Wouldn't it be wonderful to have a day, a single day, on which we would know the future? A day on which everything about our destiny would be revealed to us with crystal clarity? A day when all the uncertainties, perplexities and fears of life were cast away, as the gloom of darkness vanishes in the light of the bright sun, when all of our doubts and anxieties were answered and recede to the background? Could we be given a day when everything that is confusing and troublesome to us is dispelled and replaced with certitude and joy? For the orthodox Christian, there is precisely such a day, and it is coming very soon.
That Day is 1st November, All Saints’ Day! On that day, as we gather as the Mystical Body of Christ at the Altar of the Lord to experience once more and recapture our family mystery, the Communion of Saints, God unveils for us our past, our present and our future: the barrier of time evaporates and we are joined with angels and archangels and the whole holy company of heaven as we sing ‘Holy, Holy, Holy’ and ‘Hosanna in the Highest.’ Our great great-grandparents and our great great-grandchildren kneel with us at the Altar rail, and we receive the Lord of time and eternity in the Sacrament of His love, linked in Him, through Him and for Him to believers of every age, generation, clime and epoch in the indestructible bond of love which is the Church. The Communion of Saints is not mythology, but mystery, not man’s dreams and fantasies, but reality, the true reality, higher and greater than any we have ever known on this mortal coil.
As we celebrate the Feast of All Saints, we commemorate and acknowledge our own future destiny in Jesus Christ – what we are, the Saints in glory once were; what they are, we shall become. In the Saints, we see what it is to be fully human, fully alive to God and to each other, fully united to God and to one another in the communion of the Holy Trinity. There is only one Body of Christ, Head and living members together, totus Christus, the complete Christ, and that Body includes us and them, inseparable, indivisible. The Saints pray for and with us, and we pray for and with them – all under One Head. The Lord Jesus has destroyed death by His own Passion, Resurrection and Glorification, and thus death can never sever our union with those who have gone before us sealed with the sign of faith. All members of Christ are alive in the Son of God and Son of Man, Who is the Resurrection and the Life.
On All Saints’ Day, the veil of time and place is pulled back: we see them, and ourselves, as we are meant to be, made holy by the Holy Spirit, cleansed and purged of sin, purified and made whole, restored and conformed to the Image and Likeness of Christ, perfectly united to God our Father, through His Son, in the Holy Ghost. The love of the Trinity, which is the communion that enfolds the Saints, makes us sharers of God’s very life. God invites us to live within the embrace of His eternal love, and we are made Trinitarian by grace. That is our future… and our present. Heaven, the Communion of Saints, the divine fellowship of the Trinity’s all-encompassing love is ‘realised eschatology’: it not only far off in the future for us – it is now, to be lived and enjoyed at this very moment. ‘Behold, what manner of love the Father hath bestowed upon us, that we should be called the sons of God: therefore the world knoweth us not, because it knew him not. Beloved, now are we the sons of God, and it doth not yet appear what we shall be: but we know that, when he shall appear, we shall be like him; for we shall see him as he is. And every man that hath this hope in him purifieth himself, even as he is pure’ (I Saint John 3.1-3).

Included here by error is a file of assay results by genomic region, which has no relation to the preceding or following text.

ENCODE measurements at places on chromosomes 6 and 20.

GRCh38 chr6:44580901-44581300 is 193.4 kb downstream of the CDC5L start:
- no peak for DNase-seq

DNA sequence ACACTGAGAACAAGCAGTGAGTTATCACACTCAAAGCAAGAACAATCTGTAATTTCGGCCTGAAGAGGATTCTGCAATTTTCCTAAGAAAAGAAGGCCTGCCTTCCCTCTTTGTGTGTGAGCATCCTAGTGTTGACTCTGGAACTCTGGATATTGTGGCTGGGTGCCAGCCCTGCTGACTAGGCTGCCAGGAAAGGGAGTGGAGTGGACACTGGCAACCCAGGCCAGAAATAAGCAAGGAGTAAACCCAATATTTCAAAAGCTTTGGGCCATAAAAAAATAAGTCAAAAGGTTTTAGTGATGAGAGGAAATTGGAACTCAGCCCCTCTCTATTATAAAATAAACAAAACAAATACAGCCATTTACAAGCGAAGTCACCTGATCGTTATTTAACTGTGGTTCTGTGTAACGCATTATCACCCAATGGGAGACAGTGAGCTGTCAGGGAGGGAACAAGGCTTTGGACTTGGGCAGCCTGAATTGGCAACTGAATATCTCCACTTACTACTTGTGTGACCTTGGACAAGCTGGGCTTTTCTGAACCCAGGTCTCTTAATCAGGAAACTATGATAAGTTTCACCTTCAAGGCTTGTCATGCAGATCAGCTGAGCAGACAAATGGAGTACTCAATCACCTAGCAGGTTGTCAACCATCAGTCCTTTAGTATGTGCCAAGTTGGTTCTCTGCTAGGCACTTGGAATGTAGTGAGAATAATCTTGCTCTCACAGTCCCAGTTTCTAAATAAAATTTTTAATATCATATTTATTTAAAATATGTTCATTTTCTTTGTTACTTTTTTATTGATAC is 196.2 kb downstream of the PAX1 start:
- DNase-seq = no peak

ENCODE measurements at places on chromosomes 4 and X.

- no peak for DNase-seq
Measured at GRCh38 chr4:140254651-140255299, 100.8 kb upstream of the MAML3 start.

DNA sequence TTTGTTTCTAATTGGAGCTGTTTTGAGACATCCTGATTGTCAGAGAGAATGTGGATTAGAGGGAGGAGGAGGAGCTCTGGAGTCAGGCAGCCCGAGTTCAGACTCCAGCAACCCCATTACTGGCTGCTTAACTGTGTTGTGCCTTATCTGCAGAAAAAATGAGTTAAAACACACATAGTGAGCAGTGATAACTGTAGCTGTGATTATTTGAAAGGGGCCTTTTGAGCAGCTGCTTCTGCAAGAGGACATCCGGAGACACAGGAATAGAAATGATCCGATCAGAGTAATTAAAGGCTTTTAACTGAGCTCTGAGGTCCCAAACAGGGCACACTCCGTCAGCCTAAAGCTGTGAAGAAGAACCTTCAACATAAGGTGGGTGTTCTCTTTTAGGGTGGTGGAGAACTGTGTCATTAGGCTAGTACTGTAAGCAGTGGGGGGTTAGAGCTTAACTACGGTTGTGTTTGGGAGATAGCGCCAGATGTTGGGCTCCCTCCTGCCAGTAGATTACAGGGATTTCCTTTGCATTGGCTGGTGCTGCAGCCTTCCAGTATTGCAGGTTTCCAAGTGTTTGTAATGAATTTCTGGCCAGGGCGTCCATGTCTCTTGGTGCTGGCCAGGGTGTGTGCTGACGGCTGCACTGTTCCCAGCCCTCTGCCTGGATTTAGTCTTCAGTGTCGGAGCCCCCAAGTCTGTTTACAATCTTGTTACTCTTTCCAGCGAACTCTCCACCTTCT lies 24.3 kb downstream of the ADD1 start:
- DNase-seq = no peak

‘The Holy Trinity, pervading all men from first to last, from head to foot, binds them all together. The Saints in each generation, joined to those who have gone before, and filled like them with light, become a golden chain, in which each saint is a separate link, united to the next by faith, works, and love. So in the One God they form a single chain which cannot be broken’ (Saint Symeon the New Theologian, Apophthegmata).
This mystery of divine love expressed to us in and through the Saints impels our mission to other people, especially to those in need and necessity: ‘For the love of Christ constraineth us; because we thus judge, that if one died for all, then were all dead: And that he died for all, that they which live should not henceforth live unto themselves, but unto him which died for them, and rose again. Wherefore henceforth know we no man after the flesh: yea, though we have known Christ after the flesh, yet now henceforth know we him no more. Therefore if any man be in Christ, he is a new creature: old things are passed away; behold, all things are become new’ (II Corinthians 5.14-17).
The measure by which we extend the love of Christ to others proves the measure to which we have absorbed and embodied the love of Christ in the communion of His Saints. The communio sanctorum is not static, but dynamic, love in action – Christ reaches out through us to those around us. ‘And the King shall answer and say unto them, Verily I say unto you, Inasmuch as ye have done it unto one of the least of these my brethren, ye have done it unto me’ (Saint Matthew 25.40). We are the prolongation of Christ in the world, and our service to Christ in our neighbour is the mark of our profession.
Please join us as we celebrate the Family Feast of the Body of Christ on Tuesday 1st November at Noon and 7pm.